Hispanics and Asians now dominate the labor forces of midwestern
meatpacking, an industry that has come full circle in the 20th
century. It was first an entry-level job for immigrants, then a
high-wage industrial job for the native -born, and is once again at
the end of the century an immigrant job.
Meatpacking plants were typically unionized until 1980, and they
paid wages high enough for one worker to support a family. For this
reason, many midwestern towns welcomed or tolerated meatpacking
plants despite their smells.
Unionization and wages in meatpacking fell 50 percent during the
1980s, while the speed of the kill lines increased by 50 percent. A
1986 US Supreme Court ruling permitted meatpacking companies to
merge, and a merger wave permitted four companies, led by IBP with
32,000 employees, to control 80 percent of US meatpacking.
The meatpacking work force in Iowa and other Midwestern states is
increasingly comprised of Hispanic and Asian immigrants. Turnover
rates are very high--often over 100 percent per year, which means
that workers average fewer than six months on the job. Critics argue
that meat packers deliberately keep turnover high in order to have
most of the workers at entry level wages; companies counter that they
try to reduce turnover to reduce training costs.
It is not clear how much training is provided by companies.
Meatpacking companies report that they spend up to $3,000 to recruit
and train each production employee who, with overtime averaging 10
hours per week, can earn about $25,000 annually. Starting wages are
typically in the $5 to $6 per hour range, or $10,000 to $12,000 per
Immigrants are also coming to dominate the poultry processing work
forces in the Southern states, and some have succeeded in bringing
unions into plants in states that historically have few unions. On
July 15, 1995 nearly 600 poultry processing workers represented by
Local 693 of the Laborers' International Union of North America
(LIUNA) unanimously ratified their first union contract at Sanderson
Farms in Mississippi. Wage rates range from $6.90 an hour for line
workers to $11.70 an hour for maintenance workers.
LIUNA has begun negotiations for a contract at the 1,300-employee
Sanderson Farms poultry processing plant in Collins, Mississippi. On
July 12, LIUNA won an election victory at Case Farms in Morganton,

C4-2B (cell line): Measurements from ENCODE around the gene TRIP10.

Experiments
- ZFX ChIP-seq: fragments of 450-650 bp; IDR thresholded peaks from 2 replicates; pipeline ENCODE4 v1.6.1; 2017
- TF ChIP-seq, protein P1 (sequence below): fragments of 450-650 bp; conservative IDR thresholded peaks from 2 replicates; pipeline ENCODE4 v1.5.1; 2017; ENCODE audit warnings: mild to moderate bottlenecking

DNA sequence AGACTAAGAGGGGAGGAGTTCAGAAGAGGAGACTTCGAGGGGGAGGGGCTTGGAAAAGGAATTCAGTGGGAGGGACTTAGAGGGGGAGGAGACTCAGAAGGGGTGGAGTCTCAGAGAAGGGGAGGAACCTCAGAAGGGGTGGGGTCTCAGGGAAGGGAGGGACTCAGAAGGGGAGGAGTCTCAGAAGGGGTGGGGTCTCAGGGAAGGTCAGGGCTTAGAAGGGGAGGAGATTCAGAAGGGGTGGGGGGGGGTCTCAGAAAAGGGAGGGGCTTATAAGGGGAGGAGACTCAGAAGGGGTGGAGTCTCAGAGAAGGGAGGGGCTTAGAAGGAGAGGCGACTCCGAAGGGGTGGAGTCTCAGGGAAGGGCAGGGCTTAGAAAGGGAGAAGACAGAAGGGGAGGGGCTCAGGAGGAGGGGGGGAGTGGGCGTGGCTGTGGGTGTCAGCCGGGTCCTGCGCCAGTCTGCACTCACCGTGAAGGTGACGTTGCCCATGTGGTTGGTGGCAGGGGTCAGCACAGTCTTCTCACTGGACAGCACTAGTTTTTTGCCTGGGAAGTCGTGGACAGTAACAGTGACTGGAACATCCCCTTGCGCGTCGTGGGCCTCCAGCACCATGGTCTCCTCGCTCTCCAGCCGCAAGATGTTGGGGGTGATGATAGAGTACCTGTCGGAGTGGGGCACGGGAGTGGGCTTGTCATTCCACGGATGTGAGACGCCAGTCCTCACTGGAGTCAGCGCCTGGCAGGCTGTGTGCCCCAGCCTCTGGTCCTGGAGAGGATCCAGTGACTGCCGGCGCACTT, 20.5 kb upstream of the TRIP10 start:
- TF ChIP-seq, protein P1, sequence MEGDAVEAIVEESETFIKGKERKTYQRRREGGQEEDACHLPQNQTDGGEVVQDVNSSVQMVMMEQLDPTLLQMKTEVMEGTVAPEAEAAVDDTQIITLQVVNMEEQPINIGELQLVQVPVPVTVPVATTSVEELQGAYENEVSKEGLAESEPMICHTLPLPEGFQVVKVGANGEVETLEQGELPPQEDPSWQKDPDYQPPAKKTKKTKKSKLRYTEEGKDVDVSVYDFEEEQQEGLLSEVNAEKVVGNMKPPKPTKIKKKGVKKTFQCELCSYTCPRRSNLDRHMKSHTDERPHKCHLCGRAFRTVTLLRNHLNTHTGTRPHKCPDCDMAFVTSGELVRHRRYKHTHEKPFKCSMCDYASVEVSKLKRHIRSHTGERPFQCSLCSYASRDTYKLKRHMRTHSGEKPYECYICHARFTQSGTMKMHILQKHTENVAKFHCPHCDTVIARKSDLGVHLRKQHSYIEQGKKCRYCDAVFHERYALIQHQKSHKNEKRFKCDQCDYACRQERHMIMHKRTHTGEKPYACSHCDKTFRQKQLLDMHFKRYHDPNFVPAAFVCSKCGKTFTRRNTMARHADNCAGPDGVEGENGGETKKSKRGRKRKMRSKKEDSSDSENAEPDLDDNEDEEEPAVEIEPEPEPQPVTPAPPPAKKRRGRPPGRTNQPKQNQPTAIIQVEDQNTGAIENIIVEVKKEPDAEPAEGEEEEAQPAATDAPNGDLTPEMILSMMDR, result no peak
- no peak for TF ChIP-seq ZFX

North Carolina, where 500 mostly Guatemalan and Mexican immigrants
voted for LIUNA representation.
Many believe that the INS should devote more resources to interior
enforcement to prevent unauthorized workers from obtaining US jobs.
On September 26, the INS announced that Operation SouthPAW (PAW -
Protecting America's Workers) had removed 4,000 unauthorized
workers--almost 90 percent Mexicans--in 31 days of coordinated
inspections by DOL and INS investigators in June and September--from
300 US firms in Mississippi, Tennessee, Arkansas, Georgia, Alabama
One-third of the illegal workers were found in Georgia, and
one-fourth in Arkansas. Follow-up surveys by the INS found that local
residents filled over half of the jobs from which illegal aliens were
removed. Some employers were re-inspected, and ten were fined the
maximum $15,000 for continuing to employ illegal alien workers.
Arkansas Governor Jim Guy Tucker questioned the significance of
apprehending 600 illegal workers in his state when Tyson Foods alone
employs 20,000 workers. Tyson Foods said inspections were disruptive,
and the INS apprehended only 73 workers. According to Tyson, only 40
jobs were then opened up for legal workers.
Letters to the Arkansas Democrat-Gazette criticized the INS raids.
One asserted that, if the US really wants to stop illegal
immigration, it should " focus on fining and putting companies out of
business for violation of law. No jobs, no illegals."
Simmons Foods, a company that has worked closely with the INS to
learn how to detect false documents, had six illegal workers in a
work force of 650. Simmons officials said they would like to find a
better way to check documents to eliminate the need for INS
The raids have brought fear to illegal immigrants in towns
throughout the South. After Operation Gulf Sweep in Texas, there were
reports that in some towns, streets and stores were empty because
immigrants were afraid they would be picked up on the street by INS.
One woman said she even gave up babysitting, and the $75 per week she
earned from it, because she was afraid she would be picked up in the
"New INS Enforcement Strategy Leads to 4,000 Workplace," Daily
Labor Report, September 27, 1995. "INS Commissioner Announces Results
of Operation SouthPAW," US Newswire, September 26, 1995. D.R.
Stewart, "INS Defends Efforts to Week Out Illegals ," Arkansas
Democrat-Gazette, September 25, 1995. Anne Fitzgerald, "As
Meatpacking changes, a hard job gets harder," Des Moines Register,
September 17, 1995. DR Stewart, "INS Plucks 200 illegals from state
poultry plants," Arkansas Democrat Gazette, September 7, 1995. Tom
Carney, "Hispanics find pain, promise in packing," Des Moines
Register, July 2, 1995.